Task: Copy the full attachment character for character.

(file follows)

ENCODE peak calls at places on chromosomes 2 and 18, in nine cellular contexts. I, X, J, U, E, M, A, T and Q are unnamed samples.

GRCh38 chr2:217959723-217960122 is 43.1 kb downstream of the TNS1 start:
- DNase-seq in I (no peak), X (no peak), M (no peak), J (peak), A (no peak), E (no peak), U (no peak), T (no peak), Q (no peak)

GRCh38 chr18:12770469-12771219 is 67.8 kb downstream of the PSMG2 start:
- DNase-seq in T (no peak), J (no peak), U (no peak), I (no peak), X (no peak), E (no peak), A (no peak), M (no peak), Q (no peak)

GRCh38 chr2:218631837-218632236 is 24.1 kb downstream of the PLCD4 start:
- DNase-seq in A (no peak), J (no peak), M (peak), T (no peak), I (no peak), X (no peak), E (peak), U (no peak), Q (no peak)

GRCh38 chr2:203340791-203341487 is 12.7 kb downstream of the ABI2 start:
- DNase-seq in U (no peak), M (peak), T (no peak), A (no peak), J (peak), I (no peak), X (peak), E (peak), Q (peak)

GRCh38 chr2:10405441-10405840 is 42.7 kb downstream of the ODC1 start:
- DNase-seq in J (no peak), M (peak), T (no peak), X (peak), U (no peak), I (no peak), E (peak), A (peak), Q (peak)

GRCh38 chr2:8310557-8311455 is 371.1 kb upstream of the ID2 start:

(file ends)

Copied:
ENCODE peak calls at places on chromosomes 2 and 18, in nine cellular contexts. I, X, J, U, E, M, A, T and Q are unnamed samples.

GRCh38 chr2:217959723-217960122 is 43.1 kb downstream of the TNS1 start:
- DNase-seq in I (no peak), X (no peak), M (no peak), J (peak), A (no peak), E (no peak), U (no peak), T (no peak), Q (no peak)

GRCh38 chr18:12770469-12771219 is 67.8 kb downstream of the PSMG2 start:
- DNase-seq in T (no peak), J (no peak), U (no peak), I (no peak), X (no peak), E (no peak), A (no peak), M (no peak), Q (no peak)

GRCh38 chr2:218631837-218632236 is 24.1 kb downstream of the PLCD4 start:
- DNase-seq in A (no peak), J (no peak), M (peak), T (no peak), I (no peak), X (no peak), E (peak), U (no peak), Q (no peak)

GRCh38 chr2:203340791-203341487 is 12.7 kb downstream of the ABI2 start:
- DNase-seq in U (no peak), M (peak), T (no peak), A (no peak), J (peak), I (no peak), X (peak), E (peak), Q (peak)

GRCh38 chr2:10405441-10405840 is 42.7 kb downstream of the ODC1 start:
- DNase-seq in J (no peak), M (peak), T (no peak), X (peak), U (no peak), I (no peak), E (peak), A (peak), Q (peak)

GRCh38 chr2:8310557-8311455 is 371.1 kb upstream of the ID2 start: